Weed Scramble

Page Type
Alberta, Canada, North America
Route Type:
Summer, Fall
Time Required:
Most of a day

Route Quality: 1 Votes

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Weed Scramble
Created On: Oct 30, 2006
Last Edited On: Mar 27, 2013


Mount Weed

This is a 4500’+/- total ascent day. From the road pull out, hike north along the road for approximately 5 minutes looking for a cairn (2006) and/or a small clearing on your right. Break through this clearing to find a drainage that leads up to a waterfall that pours over the first cliff band on Mount Weed’s southwestern slopes. Ascend this drainage on the right bank until you are at the foot of this waterfall. Ascend the steep ground to the right of this waterfall. Do not ascend too high. Once you are above the waterfall, you want to traverse left along the steep slope above the drainage to the right fork drainage (dry). You can ascend straight up the drainage which will involve some bushwhacking at first or you can ascend the right bank through the sparse trees. I ascended in the tree line to the right but used the rocky drainage for a quicker descent. Either way, you are looking for “rock city”. For a brief period, it will look like you are in southern Utah. Huge boulders the size of homes and cars and multi-colored rock litter this area. Contour to your left as you look for two very large boulders (photo) that mark the top of the drainage/gully close to tree line. In 2006 there was a cairn at the top of the gully.

Route Description

Mount Weed
Mount Weed

A broad talus gully leads straight up to Mount Weed’s southern shoulder (col). This involves several thousand feet of uneventful mundane gain. You have a choice to split off to the left as you ascend through the steep summit cliffs. However the ground to the left presents somewhat of a terrain trap for rock fall as well as avalanches if snow filled. It narrows considerably the further you ascend. The ground straight up is broader and you can stick to the right side for an easier ascent on larger talus and/or firm snow. This option leads to a small col on Mount Weed’s southern shoulder. As you gain this col, beware of any cornice. Conical Peak to the east comes into full view (photo).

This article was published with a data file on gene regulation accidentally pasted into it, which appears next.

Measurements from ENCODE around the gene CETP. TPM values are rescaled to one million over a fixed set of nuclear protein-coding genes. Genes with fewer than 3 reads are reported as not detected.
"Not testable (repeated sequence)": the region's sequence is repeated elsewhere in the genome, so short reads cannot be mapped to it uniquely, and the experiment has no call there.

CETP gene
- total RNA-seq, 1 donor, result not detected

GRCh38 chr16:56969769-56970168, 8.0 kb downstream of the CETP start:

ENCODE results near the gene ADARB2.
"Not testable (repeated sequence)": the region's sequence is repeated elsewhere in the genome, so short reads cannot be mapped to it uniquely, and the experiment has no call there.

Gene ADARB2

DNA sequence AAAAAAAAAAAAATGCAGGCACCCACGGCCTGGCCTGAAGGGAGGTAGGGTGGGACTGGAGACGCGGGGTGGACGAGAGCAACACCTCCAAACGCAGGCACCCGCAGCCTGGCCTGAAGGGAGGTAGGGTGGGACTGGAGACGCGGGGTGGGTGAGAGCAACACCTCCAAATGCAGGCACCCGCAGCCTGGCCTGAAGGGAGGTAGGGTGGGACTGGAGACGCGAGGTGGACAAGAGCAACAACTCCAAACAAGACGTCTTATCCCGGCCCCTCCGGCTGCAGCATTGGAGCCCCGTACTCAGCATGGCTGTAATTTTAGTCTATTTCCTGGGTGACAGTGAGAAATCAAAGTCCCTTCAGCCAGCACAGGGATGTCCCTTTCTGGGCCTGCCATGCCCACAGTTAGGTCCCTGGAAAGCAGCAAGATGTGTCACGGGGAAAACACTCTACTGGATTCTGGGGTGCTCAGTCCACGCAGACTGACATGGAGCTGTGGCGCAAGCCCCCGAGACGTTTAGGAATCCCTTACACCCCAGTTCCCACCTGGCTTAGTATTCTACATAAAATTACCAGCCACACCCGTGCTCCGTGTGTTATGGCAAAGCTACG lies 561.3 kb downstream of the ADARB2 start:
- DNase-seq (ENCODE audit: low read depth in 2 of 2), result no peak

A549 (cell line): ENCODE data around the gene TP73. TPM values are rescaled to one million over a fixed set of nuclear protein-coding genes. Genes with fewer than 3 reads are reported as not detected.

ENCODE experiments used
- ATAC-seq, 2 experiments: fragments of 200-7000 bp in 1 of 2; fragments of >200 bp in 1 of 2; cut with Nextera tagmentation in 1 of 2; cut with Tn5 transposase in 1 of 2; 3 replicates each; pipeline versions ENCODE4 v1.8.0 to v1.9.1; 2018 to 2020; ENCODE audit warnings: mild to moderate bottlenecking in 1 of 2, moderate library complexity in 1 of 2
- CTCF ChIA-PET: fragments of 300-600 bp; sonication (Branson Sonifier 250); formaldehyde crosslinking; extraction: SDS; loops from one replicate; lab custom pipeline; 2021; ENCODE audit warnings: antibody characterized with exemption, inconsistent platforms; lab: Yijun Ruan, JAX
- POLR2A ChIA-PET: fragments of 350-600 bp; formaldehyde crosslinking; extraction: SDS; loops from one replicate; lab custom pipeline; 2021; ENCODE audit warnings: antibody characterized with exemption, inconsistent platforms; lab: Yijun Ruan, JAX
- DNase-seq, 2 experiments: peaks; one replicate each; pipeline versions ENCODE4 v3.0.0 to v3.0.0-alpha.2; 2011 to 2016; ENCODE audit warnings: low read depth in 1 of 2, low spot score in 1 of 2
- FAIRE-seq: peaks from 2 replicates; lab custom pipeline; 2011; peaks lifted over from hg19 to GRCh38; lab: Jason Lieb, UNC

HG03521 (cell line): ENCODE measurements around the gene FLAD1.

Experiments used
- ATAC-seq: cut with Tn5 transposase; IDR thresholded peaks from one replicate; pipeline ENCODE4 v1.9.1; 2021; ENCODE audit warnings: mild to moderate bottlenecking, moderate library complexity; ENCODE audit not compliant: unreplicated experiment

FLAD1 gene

Turn left and angle your way along loose ledges to the summit (photo). You have farther to go than you think you do at this point, at least another 500’. The rock you see above you to the left from the col is not the summit. You want to continue to traverse left at all times, taking the easier ground up loose ledges. Eventually you will come to a short crux section that takes a few moves to gain and then the summit to the north comes into view. Traverse on over to the summit. The scree field below you is the top portion of the steeper option you had further down. There was a summit canister in 2006, but it lacked a logbook.

The views from the summit are extensive including the Snowbird Glacier and East Face, IV 5.6, of Mount Patterson right across the road that is in view during most of the Mount Weed’s ascent, the upper Northeast Buttress, V 5.8-A0, on Howse Peak, Mount Chephren’s East Face, V 5.9-A1 as well as the Wild Thing on Chephren, VI 5.9-A3-WI 4, White Pyramid’s tame East Ridge; and the ability to see Mount Assiniboine to the east on a clear day. The Wapta, Freshfield and Lyell Icefileds are clearly visible to the west. Mount Weed is just about the most centered scramble along the Icefields Parkway to take in the scenery and peaks south of the Columbia Icefield.


You can return the same or for a quicker ride, take the soft scree just south of the summit. First move left onto the ledges to avoid ice and a steep narrow gully to the right. Move down the ledges for a time until you can safely move back into the steep gully to the right below the narrow icy section. If not solo, rock fall would be an issue. Otherwise, zig zag your way down talus and scree looking for the soft spots, until you merge back with your ascent route. Return the same from there.

Essential Gear

Helmet, Bear Spray, Hiking Poles, Gaiters, Alpine Ax if Snow Conditions, Possibly Crampons as well. I needed neither in late October. Heavy Boots to Protect against the Large Talus on Descent

External Links

  • 100’s of Canmore and Banff National Park multi-pitch rock climbs, ice climbs, alpine climbs and scrambles, just scroll down to routes
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  • Great Outdoors Depot
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